The Federation of Independent Retailers has warned that plans by the Scottish government to introduce a display ban for alcohol is “naïve and a failure waiting to happen”.
In a formal submission to the Scottish government consultation on the issue, Ferhan Ashiq, the Fed’s immediate past president in Scotland, questioned the logic of introducing such legislation.
“How realistic is all this in a small shop with little space for stock?” asked Ferhan. “Sometimes I feel like handing in my keys to politicians and asking them to try running my shop amid this onslaught of legislation of all kinds affecting retailers.
“With the high costs of energy and goods - coming on the back of the stresses for businesses during the pandemic, retailers don’t have the mental or financial capacity to deal with any further legislation. We are burnt out. Some of our members’ businesses may not survive this year.”
Ferhan said retailers feel they are being singled out with all of the impending regulation facing them. “It feels like independent retailers are public enemy number one to the Scottish government. We face an onslaught of legislation, whether it is the deposit return scheme for bottles and cans, the banning of disposable vapes, the restrictions on high fat, sugar and salt foods (HFSS). We absolutely do not need this wrongheaded alcohol scheme too.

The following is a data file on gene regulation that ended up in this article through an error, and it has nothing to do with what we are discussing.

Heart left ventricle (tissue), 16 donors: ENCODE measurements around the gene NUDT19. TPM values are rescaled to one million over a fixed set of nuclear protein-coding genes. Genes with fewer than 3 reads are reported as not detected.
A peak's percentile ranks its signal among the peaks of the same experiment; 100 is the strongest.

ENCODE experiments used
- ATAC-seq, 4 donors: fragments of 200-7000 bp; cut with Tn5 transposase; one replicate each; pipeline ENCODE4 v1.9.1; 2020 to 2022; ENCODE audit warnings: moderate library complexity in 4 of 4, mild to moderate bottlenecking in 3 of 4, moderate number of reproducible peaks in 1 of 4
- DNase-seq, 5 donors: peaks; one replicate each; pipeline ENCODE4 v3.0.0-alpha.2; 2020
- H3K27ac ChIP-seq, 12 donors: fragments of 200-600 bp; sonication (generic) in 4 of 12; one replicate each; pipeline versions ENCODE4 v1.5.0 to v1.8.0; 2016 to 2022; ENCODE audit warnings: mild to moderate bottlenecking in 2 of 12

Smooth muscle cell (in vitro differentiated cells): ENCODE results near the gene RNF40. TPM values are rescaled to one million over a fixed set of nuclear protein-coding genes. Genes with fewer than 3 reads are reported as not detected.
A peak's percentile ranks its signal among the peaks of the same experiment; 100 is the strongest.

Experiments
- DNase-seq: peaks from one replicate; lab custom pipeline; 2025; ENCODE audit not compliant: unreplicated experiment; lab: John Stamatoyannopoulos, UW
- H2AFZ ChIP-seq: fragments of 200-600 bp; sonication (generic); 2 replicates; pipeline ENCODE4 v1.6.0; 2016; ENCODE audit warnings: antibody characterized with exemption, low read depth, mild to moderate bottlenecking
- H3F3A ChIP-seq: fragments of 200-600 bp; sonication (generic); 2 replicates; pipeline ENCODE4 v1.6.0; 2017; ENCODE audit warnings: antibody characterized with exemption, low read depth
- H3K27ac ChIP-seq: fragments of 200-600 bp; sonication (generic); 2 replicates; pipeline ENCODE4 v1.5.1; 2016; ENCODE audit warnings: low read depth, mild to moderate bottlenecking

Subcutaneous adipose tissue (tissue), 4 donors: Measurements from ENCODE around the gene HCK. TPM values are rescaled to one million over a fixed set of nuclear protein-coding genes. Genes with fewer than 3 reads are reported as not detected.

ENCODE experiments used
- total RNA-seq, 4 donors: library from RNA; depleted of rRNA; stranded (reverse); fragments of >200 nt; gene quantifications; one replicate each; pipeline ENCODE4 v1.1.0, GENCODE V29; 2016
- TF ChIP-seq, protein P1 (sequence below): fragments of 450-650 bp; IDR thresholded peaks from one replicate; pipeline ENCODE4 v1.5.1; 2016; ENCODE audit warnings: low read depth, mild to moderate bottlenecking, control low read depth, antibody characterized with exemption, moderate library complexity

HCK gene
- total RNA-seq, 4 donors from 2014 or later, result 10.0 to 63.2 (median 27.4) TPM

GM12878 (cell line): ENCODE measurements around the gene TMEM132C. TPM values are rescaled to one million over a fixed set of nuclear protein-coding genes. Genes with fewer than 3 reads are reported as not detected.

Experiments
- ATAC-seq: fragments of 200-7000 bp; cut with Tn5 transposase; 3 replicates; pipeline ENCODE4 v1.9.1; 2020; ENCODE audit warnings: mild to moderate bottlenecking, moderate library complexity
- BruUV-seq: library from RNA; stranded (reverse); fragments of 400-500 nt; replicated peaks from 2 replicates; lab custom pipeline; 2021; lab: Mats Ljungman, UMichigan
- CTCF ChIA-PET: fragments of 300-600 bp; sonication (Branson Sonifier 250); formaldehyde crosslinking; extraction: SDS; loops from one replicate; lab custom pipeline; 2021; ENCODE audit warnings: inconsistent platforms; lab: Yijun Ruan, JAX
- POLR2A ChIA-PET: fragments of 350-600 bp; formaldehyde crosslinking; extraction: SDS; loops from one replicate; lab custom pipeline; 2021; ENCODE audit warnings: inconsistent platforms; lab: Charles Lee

“Small shops are already in the frontline policing the law - preventing sales to children and to anyone who has visibly had too much or is trying to buy drink out of hours. Our members regularly face abuse and sometimes violence for doing this. Moreover, we comply with the law on minimum unit pricing of alcohol. Retailers are playing a major role in curbing alcohol abuse. It is time for the Scottish government to act upstream with effective public information campaigns.”
He suggested the government focus more on consumer education than introducing more legislation for store owners. “Independent retailers believe that the government should be tackling the issue of problem drinking through better health education and cultural change, not by penalising retailers who are trying to earn a living and providing a living for the people who work for us.”